The second best-kept secret in showbiz is that it’s a business. The first is that, like all businesses, although talent is a necessity, power always prevails. And guess what? – looks like even H’wood’s biggest booster pub, The Hollywood Reporter, agrees:
by Phil Stutz as told to Pamela McClintock
Phil Stutz, who tends to some of the town’s top studio executives, explains the need to make decisions quickly, alone and on instinct, and “microtransactions” that get you respect — even when you’ve been fired.
Each person has potential for power. Because I’m interested in the philosophy of this, I have ended up treating a lot of studio executives; they make up 15 to 20 percent of my patients. Most aren’t realistic about what the job is actually going to be.
In a position of power, there are three things that you have to be able to tolerate. One is uncertainty. You have to make your decisions without having enough information. It’s never been more true than now. Executives are betting on all kinds of things: What are the distribution systems going to be like in five years? Are there even going to be networks? And the economy itself: There are a million things that are unpredictable.
The second thing is being alone. If you’re on a high level, at the end of the day you’re making the important decisions by yourself. Human nature being what it is, nobody likes it. At the midlevel, you can pass the important decisions off. But everybody I’ve seen on a high level who tries to pass off the responsibility has fallen.
The final thing someone in leadership must tolerate is hatred and misunderstanding. Hatred means you’re under attack, within and outside of the community. In terms of misunderstanding, often your intent will be mischaracterized, so not only do people hate you, but they hate you for something you haven’t even done.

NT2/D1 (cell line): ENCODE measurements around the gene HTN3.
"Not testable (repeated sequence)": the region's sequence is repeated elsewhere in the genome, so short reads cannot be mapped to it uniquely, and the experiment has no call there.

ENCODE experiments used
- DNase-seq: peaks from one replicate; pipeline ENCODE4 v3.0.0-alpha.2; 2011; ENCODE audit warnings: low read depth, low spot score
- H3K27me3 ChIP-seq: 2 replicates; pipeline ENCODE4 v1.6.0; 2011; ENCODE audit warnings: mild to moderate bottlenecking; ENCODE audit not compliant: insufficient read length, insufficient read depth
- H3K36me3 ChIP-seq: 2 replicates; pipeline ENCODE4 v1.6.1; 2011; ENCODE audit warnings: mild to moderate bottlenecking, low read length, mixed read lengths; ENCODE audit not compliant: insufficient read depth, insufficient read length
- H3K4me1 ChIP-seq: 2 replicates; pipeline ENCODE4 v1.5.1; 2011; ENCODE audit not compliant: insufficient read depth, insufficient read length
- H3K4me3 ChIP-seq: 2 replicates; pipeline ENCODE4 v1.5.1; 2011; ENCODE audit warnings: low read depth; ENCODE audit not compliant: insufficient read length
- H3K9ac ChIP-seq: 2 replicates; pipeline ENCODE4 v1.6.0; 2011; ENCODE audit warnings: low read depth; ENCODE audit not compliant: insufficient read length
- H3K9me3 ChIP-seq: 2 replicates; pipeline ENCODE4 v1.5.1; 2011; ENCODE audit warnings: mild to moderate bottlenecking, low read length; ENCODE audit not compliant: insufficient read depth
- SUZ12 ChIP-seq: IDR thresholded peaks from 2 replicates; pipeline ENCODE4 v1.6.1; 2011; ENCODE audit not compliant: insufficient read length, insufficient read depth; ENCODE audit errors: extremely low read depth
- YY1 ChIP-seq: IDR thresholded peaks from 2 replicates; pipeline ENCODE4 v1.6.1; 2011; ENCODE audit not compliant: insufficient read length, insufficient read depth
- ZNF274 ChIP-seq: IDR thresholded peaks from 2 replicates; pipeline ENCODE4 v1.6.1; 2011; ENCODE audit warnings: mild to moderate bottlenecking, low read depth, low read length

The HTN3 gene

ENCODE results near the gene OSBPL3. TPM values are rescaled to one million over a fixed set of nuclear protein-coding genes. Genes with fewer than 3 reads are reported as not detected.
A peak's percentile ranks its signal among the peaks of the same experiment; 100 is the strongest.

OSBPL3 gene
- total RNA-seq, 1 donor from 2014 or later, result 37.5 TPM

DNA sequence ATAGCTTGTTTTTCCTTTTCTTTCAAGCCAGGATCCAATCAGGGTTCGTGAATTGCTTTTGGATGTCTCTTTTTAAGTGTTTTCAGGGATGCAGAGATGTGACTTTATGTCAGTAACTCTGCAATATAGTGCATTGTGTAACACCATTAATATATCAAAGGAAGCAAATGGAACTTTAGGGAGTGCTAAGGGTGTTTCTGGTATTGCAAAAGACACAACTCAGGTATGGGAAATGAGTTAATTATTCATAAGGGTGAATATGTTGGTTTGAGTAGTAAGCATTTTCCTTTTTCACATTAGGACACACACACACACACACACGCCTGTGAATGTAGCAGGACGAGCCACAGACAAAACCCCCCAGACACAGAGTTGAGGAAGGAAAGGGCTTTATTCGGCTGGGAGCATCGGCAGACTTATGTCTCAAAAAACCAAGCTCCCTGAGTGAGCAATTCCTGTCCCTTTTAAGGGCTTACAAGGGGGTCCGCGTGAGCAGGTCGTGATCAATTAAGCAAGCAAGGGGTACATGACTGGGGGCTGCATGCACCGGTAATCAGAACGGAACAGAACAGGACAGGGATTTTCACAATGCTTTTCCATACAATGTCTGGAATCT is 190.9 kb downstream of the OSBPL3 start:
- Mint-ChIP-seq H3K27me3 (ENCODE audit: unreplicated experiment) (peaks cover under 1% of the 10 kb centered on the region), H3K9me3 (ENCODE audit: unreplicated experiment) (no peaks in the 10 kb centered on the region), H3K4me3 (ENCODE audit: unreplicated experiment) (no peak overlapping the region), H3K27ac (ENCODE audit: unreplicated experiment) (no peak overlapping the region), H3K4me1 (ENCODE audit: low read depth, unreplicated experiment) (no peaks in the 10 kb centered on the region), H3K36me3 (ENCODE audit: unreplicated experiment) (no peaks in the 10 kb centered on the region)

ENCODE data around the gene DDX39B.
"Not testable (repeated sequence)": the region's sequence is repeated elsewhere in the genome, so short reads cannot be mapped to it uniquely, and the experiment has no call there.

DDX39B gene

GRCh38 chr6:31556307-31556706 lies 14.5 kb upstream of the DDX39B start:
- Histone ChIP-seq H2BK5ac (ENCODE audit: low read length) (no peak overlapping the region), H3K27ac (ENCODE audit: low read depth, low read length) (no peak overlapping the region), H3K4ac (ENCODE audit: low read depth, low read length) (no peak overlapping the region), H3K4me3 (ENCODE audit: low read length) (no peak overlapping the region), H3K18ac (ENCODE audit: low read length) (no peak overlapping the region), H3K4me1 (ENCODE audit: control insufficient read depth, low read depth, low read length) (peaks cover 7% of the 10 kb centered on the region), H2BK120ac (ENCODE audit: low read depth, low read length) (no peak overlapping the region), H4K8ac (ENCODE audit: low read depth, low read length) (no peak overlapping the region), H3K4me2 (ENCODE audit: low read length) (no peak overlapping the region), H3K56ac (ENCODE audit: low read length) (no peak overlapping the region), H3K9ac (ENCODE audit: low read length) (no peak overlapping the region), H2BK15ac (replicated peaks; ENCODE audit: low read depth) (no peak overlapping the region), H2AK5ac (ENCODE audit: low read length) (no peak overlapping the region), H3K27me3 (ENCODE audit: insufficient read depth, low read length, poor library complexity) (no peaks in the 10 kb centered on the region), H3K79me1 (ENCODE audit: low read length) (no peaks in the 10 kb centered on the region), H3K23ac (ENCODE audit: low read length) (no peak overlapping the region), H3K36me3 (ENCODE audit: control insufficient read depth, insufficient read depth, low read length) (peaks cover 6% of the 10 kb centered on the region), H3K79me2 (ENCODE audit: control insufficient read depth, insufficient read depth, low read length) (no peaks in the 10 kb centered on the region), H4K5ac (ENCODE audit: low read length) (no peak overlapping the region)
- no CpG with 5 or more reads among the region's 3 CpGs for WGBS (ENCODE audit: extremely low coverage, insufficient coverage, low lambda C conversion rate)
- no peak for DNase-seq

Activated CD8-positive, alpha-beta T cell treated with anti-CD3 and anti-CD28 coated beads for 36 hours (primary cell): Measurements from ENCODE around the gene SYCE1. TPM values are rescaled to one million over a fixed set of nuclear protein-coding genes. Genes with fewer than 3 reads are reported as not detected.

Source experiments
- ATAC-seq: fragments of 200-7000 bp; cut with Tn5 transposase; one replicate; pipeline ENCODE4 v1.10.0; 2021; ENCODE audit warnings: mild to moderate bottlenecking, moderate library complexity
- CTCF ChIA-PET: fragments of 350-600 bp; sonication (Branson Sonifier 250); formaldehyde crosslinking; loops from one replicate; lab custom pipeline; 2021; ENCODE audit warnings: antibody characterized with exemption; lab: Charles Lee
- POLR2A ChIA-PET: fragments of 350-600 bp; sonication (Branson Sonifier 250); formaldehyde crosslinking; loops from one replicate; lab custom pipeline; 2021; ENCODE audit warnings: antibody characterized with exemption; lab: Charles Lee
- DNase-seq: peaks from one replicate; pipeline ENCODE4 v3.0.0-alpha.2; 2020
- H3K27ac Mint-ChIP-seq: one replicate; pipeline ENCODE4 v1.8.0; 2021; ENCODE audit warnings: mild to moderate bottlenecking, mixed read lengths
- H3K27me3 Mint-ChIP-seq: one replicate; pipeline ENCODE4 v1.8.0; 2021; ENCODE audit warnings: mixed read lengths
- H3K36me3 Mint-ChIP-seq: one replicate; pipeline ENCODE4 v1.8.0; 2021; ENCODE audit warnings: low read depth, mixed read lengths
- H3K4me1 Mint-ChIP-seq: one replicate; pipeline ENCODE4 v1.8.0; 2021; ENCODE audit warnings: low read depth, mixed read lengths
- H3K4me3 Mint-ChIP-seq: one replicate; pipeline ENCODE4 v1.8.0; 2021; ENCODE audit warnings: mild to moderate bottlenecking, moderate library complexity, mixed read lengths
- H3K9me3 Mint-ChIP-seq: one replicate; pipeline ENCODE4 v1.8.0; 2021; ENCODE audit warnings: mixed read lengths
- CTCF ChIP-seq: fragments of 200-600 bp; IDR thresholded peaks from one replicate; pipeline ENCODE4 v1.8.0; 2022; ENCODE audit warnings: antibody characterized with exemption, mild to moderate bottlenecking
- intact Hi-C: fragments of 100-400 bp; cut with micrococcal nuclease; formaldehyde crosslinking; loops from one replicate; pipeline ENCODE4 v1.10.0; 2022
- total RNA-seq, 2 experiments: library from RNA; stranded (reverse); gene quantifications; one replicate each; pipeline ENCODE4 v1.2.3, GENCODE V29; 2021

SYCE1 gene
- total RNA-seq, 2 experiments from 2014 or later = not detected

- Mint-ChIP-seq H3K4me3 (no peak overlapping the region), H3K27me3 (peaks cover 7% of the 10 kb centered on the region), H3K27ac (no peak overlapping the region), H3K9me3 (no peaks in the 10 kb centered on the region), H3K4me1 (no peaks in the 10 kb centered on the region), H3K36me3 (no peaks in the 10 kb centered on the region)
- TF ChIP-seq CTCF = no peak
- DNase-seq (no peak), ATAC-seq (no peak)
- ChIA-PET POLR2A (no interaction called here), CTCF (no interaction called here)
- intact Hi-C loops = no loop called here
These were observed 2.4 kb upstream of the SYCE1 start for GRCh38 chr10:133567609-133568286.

It requires a certain amount of strength to tolerate these things. I tell people when they get promoted, “Just assume this is going to happen because it will.” Nobody ever escapes it. Even if things are going well, everything can change on a dime. You need to develop some protocols or tools for functioning that you can live by, whether you’re winning or losing at this given moment.
Among the set of protocols you want to develop is what’s called a “turnaround.” Let’s say a star falls out of a movie. The executive making a turnaround has to move very fast to replace the person. There’s no time to whine, complain or scream at the guy’s agent. The movie might still fall apart, but your effort represents a turnaround because you’re in forward motion. You want to make that a habit. Or let’s say your movie didn’t open well this weekend. The second you know that — and executives seem to know it earlier and earlier — it’s very important to maintain your own sense of organization, optimism and vision. If you screw that up, your whole staff will get demoralized.
I tell my clients to collect as many of these turnarounds as you can. It’s like putting bullets in a gun. It’s the only thing you have when you execute your decisions in uncertainty. The turnarounds don’t say that you’re right. They say that if there’s a problem, or if you’re wrong, you’re confident that you can recover; they bring you back to the place where you can take action. Some people are tremendous and don’t even blink; others will be debilitated for a day or two….